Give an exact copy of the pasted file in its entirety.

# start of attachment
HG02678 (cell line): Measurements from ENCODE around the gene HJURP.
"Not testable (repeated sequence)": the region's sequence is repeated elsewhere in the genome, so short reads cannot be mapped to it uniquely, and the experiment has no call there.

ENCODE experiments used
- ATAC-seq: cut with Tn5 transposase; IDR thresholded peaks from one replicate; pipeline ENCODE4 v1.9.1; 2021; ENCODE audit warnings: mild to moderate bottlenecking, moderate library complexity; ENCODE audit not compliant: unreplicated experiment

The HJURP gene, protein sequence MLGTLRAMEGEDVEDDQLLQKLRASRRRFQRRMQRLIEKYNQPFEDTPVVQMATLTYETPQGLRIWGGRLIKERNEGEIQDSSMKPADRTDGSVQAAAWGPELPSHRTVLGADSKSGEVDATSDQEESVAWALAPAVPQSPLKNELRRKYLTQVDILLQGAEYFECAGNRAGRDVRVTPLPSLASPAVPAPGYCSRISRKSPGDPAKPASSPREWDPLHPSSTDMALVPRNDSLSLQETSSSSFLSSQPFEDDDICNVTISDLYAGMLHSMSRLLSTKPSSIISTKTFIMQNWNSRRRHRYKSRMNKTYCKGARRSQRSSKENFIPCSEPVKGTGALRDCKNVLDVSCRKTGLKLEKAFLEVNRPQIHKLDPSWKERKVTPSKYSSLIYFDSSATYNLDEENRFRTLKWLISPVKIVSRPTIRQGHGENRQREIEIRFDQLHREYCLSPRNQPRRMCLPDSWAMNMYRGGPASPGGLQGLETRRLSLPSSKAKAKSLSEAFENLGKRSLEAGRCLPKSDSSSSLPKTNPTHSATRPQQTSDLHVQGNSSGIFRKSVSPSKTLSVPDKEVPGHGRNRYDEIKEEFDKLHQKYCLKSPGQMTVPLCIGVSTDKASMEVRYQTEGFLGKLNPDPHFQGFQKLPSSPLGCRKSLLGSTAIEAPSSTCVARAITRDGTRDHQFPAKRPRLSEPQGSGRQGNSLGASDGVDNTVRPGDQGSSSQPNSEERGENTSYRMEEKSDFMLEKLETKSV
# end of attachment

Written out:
HG02678 (cell line): Measurements from ENCODE around the gene HJURP.
"Not testable (repeated sequence)": the region's sequence is repeated elsewhere in the genome, so short reads cannot be mapped to it uniquely, and the experiment has no call there.

ENCODE experiments used
- ATAC-seq: cut with Tn5 transposase; IDR thresholded peaks from one replicate; pipeline ENCODE4 v1.9.1; 2021; ENCODE audit warnings: mild to moderate bottlenecking, moderate library complexity; ENCODE audit not compliant: unreplicated experiment

The HJURP gene, protein sequence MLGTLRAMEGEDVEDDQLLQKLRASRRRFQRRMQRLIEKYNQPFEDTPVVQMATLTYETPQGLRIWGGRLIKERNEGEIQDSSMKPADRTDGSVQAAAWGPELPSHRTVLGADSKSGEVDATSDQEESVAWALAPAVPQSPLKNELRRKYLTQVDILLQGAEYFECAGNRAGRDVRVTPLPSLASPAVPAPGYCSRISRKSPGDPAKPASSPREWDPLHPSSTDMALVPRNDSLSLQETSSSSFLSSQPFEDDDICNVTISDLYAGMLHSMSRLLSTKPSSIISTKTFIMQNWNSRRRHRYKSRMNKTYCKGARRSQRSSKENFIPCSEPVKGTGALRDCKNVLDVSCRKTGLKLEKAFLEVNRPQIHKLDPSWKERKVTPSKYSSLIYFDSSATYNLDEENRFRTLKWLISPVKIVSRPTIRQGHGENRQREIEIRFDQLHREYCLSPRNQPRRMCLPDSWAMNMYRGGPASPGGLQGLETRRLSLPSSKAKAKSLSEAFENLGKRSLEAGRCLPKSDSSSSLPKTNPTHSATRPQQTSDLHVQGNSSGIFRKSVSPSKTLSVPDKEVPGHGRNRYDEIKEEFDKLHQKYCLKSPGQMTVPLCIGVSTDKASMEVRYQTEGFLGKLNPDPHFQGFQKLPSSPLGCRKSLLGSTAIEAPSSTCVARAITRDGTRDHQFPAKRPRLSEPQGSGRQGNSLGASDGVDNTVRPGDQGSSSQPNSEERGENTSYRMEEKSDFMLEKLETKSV